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Special counsel asks Supreme Court to move quickly on the Trump immunity case

Insurrections loyal to President Donald Trump at the U.S. Capitol in Washington, D.C., on Jan. 6, 2021.
Jose Luis Magana
Insurrections loyal to President Donald Trump at the U.S. Capitol in Washington, D.C., on Jan. 6, 2021.

WASHINGTON — Special counsel Jack Smith urged the U.S. Supreme Court on Wednesday to let former President Donald Trump's 2020 election interference case proceed to trial without further delay.

Prosecutors were responding to a Trump team request from earlier in the week asking for a continued pause in the case as the court considers whether to take up the question of whether the former president is immune from prosecution for official acts in the White House. Two lower courts have overwhelmingly rejected that position, prompting Trump to ask the high court to intervene.

The case — one of four criminal prosecutions confronting Trump — has reached a critical juncture, with the Supreme Court's next step capable of helping determine whether Trump stands trial this year in Washington or whether the proceedings are going to be postponed by weeks or months of additional arguments.

The trial date, already postponed once by Trump's immunity appeal, is of paramount importance to both sides. Prosecutors are looking to bring Trump to trial this year while defense lawyers have been seeking delays in his criminal cases. If Trump were to be elected with the case pending, he could presumably use his authority as head of the executive branch to order the Justice Department to dismiss it or could potentially seek to pardon himself.

Reflecting their desire to proceed quickly, prosecutors responded to Trump's appeal within two days even though the court had given them until next Tuesday.

Though their filing does not explicitly mention the upcoming November election or Trump's status as the Republican primary front-runner, prosecutors described the case as having "unique national importance" and said that "delay in the resolution of these charges threatens to frustrate the public interest in a speedy and fair verdict."

"The national interest in resolving those charges without further delay is compelling," they wrote.

Smith's team charged Trump in August with plotting to overturn the results of the 2020 presidential election, including by participating in a scheme to disrupt the counting of electoral votes in the run-up to the Jan. 6, 2021, riot at the U.S. Capitol, when his supporters stormed the building in a violent clash with police.

"The charged crimes strike at the heart of our democracy. A President's alleged criminal scheme to overturn an election and thwart the peaceful transfer of power to his successor should be the last place to recognize a novel form of absolute immunity from federal criminal law," they wrote.

Trump's lawyers have argued that he is shielded from prosecution for acts that fell within his official duties as president — a legally untested argument since no other former president has been indicted.

The trial judge and then a federal appeals court rejected those arguments, with a three-judge appeals panel last week saying, "We cannot accept that the office of the Presidency places its former occupants above the law for all time thereafter."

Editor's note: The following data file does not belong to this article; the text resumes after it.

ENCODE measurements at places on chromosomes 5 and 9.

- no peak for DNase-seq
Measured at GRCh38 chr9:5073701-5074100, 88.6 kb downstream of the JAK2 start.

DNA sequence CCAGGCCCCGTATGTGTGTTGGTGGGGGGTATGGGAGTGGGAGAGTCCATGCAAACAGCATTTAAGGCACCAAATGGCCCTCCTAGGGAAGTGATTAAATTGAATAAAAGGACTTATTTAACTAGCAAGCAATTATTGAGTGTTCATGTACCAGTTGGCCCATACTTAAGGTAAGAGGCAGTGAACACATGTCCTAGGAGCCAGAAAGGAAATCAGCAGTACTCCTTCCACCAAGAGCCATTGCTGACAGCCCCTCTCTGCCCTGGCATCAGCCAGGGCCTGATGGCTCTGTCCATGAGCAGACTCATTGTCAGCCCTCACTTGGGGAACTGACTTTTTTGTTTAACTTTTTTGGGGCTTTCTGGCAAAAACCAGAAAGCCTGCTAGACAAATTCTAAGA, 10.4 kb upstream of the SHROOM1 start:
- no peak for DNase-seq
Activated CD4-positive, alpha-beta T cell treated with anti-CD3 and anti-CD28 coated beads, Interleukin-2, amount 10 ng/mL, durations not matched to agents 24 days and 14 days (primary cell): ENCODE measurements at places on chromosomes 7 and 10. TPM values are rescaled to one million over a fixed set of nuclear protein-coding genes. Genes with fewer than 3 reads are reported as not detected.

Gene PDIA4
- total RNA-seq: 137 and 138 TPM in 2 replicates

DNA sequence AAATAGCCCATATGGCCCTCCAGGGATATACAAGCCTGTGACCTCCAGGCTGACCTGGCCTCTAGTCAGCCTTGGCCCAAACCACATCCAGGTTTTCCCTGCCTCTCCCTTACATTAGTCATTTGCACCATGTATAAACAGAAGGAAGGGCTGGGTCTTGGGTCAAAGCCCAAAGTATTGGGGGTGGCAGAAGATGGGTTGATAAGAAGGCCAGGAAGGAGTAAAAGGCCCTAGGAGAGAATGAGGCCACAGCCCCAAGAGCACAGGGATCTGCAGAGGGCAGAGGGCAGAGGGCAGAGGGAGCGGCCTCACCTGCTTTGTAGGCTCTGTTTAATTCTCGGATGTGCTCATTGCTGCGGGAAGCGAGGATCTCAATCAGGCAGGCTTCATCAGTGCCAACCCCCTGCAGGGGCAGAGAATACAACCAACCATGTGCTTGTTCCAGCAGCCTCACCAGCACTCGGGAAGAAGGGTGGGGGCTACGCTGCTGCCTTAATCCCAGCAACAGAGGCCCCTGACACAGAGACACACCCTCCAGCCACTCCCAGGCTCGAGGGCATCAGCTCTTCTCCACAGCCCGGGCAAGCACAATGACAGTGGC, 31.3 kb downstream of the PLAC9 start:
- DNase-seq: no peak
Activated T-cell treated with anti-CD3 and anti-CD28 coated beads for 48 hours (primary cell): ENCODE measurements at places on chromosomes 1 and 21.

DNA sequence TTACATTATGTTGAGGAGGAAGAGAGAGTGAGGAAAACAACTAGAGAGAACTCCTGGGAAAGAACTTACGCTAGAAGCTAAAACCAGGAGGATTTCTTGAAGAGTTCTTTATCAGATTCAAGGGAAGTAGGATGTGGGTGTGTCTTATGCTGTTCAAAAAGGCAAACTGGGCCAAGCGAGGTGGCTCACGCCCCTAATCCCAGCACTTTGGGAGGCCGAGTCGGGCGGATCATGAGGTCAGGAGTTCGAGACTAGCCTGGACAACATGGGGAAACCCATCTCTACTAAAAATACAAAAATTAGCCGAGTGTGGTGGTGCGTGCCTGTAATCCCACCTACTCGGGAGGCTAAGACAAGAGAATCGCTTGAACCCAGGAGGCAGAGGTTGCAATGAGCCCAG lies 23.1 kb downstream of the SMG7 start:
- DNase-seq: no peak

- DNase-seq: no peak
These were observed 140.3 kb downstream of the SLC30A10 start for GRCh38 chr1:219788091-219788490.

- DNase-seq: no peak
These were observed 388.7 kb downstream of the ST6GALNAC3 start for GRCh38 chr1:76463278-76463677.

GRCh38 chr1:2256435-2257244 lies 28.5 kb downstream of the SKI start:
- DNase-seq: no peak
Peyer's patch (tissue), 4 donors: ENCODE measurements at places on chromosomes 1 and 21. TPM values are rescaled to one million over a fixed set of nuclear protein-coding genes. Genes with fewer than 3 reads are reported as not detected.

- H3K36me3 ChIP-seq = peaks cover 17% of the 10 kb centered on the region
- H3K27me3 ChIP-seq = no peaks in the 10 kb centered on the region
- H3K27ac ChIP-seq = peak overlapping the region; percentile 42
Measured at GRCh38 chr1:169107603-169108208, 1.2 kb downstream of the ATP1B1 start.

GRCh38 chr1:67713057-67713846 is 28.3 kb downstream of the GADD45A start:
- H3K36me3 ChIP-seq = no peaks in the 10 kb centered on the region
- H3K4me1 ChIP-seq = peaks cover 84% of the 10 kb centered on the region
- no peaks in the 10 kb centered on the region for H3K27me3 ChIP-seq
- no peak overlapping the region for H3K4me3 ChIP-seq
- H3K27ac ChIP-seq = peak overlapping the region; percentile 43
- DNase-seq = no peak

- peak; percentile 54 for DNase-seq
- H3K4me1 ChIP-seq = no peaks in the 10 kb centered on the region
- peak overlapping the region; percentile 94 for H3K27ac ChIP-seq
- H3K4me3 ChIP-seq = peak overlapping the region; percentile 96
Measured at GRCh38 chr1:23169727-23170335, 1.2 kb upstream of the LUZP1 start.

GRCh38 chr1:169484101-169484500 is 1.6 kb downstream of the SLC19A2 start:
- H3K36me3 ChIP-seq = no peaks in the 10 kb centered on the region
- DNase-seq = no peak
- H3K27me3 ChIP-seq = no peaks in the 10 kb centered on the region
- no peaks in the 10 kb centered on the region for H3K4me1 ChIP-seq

The proceedings have been effectively frozen by Trump's immunity appeal, with U.S. District Judge Tanya Chutkan canceling a March 4 trial date while the appeals court considered the matter. No new date has been set.

Trump's appeal and request for the Supreme Court to get involved could cause further delays depending on what the justices decide. In December, Smith and his team had urged the justices to take up and decide the immunity issue, even before the appeals court weighed in. But the court declined.

The Supreme Court's options include rejecting the emergency appeal, which would enable Chutkan to restart the trial proceedings in Washington's federal court. The court also could extend the delay while it hears arguments on the immunity issue. In that event, the schedule the justices set could determine how soon a trial might begin, if indeed they agree with lower court rulings that Trump is not immune from prosecution.

On Wednesday, prosecutors urged the court to reject Trump's petition to hear the case, saying that lower court opinions rejecting immunity for the former president "underscore how remote the possibility is that this Court will agree with his unprecedented legal position."

But if the court does wants to decide the matter, Smith said, the justices should hear arguments in March and issue a final ruling by late June.

Prosecutors also pushed back against Trump's argument that allowing the case to proceed could chill future presidents' actions for fear they could be criminally charged once they leave office and open the door to politically motivated cases against former commanders-in-chief.

"That dystopian vision runs contrary to the checks and balances built into our institutions and the framework of the Constitution," they wrote. "Those guardrails ensure that the legal process for determining criminal liability will not be captive to 'political forces,' as applicant forecasts."

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